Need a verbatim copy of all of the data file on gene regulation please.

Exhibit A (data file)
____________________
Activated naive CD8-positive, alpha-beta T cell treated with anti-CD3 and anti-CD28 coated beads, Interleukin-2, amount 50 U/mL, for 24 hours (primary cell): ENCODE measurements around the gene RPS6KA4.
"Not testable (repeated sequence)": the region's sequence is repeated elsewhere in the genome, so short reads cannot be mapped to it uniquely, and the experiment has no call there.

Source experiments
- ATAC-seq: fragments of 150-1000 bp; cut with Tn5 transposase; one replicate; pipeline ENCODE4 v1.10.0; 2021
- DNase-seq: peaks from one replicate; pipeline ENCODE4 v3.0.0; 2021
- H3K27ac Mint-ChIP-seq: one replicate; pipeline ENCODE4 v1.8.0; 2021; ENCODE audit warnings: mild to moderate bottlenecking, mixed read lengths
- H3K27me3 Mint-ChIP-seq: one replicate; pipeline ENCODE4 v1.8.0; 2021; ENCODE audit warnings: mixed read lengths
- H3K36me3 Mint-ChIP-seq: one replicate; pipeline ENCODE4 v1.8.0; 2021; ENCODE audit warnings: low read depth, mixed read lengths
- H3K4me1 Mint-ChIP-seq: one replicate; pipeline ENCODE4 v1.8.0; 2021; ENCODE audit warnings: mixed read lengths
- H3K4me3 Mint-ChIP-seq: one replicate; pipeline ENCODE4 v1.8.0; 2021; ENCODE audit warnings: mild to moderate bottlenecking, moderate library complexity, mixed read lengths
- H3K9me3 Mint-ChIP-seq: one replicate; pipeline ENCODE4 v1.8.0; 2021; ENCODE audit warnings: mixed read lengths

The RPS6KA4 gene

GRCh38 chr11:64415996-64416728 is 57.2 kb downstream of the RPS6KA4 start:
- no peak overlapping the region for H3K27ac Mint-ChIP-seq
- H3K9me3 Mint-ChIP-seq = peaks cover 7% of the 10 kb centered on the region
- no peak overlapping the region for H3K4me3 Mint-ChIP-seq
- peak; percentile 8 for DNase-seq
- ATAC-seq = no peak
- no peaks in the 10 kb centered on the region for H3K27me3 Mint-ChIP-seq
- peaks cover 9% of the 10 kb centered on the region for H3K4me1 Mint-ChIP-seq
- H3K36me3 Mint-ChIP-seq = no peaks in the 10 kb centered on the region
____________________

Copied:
Activated naive CD8-positive, alpha-beta T cell treated with anti-CD3 and anti-CD28 coated beads, Interleukin-2, amount 50 U/mL, for 24 hours (primary cell): ENCODE measurements around the gene RPS6KA4.
"Not testable (repeated sequence)": the region's sequence is repeated elsewhere in the genome, so short reads cannot be mapped to it uniquely, and the experiment has no call there.

Source experiments
- ATAC-seq: fragments of 150-1000 bp; cut with Tn5 transposase; one replicate; pipeline ENCODE4 v1.10.0; 2021
- DNase-seq: peaks from one replicate; pipeline ENCODE4 v3.0.0; 2021
- H3K27ac Mint-ChIP-seq: one replicate; pipeline ENCODE4 v1.8.0; 2021; ENCODE audit warnings: mild to moderate bottlenecking, mixed read lengths
- H3K27me3 Mint-ChIP-seq: one replicate; pipeline ENCODE4 v1.8.0; 2021; ENCODE audit warnings: mixed read lengths
- H3K36me3 Mint-ChIP-seq: one replicate; pipeline ENCODE4 v1.8.0; 2021; ENCODE audit warnings: low read depth, mixed read lengths
- H3K4me1 Mint-ChIP-seq: one replicate; pipeline ENCODE4 v1.8.0; 2021; ENCODE audit warnings: mixed read lengths
- H3K4me3 Mint-ChIP-seq: one replicate; pipeline ENCODE4 v1.8.0; 2021; ENCODE audit warnings: mild to moderate bottlenecking, moderate library complexity, mixed read lengths
- H3K9me3 Mint-ChIP-seq: one replicate; pipeline ENCODE4 v1.8.0; 2021; ENCODE audit warnings: mixed read lengths

The RPS6KA4 gene

GRCh38 chr11:64415996-64416728 is 57.2 kb downstream of the RPS6KA4 start:
- no peak overlapping the region for H3K27ac Mint-ChIP-seq
- H3K9me3 Mint-ChIP-seq = peaks cover 7% of the 10 kb centered on the region
- no peak overlapping the region for H3K4me3 Mint-ChIP-seq
- peak; percentile 8 for DNase-seq
- ATAC-seq = no peak
- no peaks in the 10 kb centered on the region for H3K27me3 Mint-ChIP-seq
- peaks cover 9% of the 10 kb centered on the region for H3K4me1 Mint-ChIP-seq
- H3K36me3 Mint-ChIP-seq = no peaks in the 10 kb centered on the region